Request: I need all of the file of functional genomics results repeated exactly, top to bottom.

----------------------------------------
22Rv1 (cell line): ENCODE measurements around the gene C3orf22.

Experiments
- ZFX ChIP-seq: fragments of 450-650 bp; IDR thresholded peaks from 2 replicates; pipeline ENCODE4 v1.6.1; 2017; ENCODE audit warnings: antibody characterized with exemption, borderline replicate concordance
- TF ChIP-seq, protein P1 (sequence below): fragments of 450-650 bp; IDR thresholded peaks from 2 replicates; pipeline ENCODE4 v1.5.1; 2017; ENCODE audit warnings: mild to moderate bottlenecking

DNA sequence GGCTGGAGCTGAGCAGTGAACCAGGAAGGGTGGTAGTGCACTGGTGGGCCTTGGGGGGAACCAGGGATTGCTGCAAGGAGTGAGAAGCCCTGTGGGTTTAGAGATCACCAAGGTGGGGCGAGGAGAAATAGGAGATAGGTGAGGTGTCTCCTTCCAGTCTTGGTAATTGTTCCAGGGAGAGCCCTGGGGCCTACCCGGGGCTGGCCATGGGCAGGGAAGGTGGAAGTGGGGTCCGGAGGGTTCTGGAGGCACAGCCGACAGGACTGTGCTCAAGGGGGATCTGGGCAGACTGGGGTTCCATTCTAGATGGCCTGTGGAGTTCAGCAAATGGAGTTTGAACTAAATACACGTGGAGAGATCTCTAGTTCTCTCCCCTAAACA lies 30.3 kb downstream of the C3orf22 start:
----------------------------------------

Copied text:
22Rv1 (cell line): ENCODE measurements around the gene C3orf22.

Experiments
- ZFX ChIP-seq: fragments of 450-650 bp; IDR thresholded peaks from 2 replicates; pipeline ENCODE4 v1.6.1; 2017; ENCODE audit warnings: antibody characterized with exemption, borderline replicate concordance
- TF ChIP-seq, protein P1 (sequence below): fragments of 450-650 bp; IDR thresholded peaks from 2 replicates; pipeline ENCODE4 v1.5.1; 2017; ENCODE audit warnings: mild to moderate bottlenecking

DNA sequence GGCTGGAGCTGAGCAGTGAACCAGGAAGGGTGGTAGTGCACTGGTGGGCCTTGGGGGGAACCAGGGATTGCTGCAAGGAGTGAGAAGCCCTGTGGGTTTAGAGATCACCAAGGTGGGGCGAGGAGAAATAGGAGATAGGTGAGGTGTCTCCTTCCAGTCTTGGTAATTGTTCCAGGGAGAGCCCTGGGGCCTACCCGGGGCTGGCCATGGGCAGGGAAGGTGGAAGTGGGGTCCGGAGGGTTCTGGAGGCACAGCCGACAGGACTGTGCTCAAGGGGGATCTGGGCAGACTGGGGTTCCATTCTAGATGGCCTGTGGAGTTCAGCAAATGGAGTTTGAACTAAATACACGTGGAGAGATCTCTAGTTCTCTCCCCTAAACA lies 30.3 kb downstream of the C3orf22 start: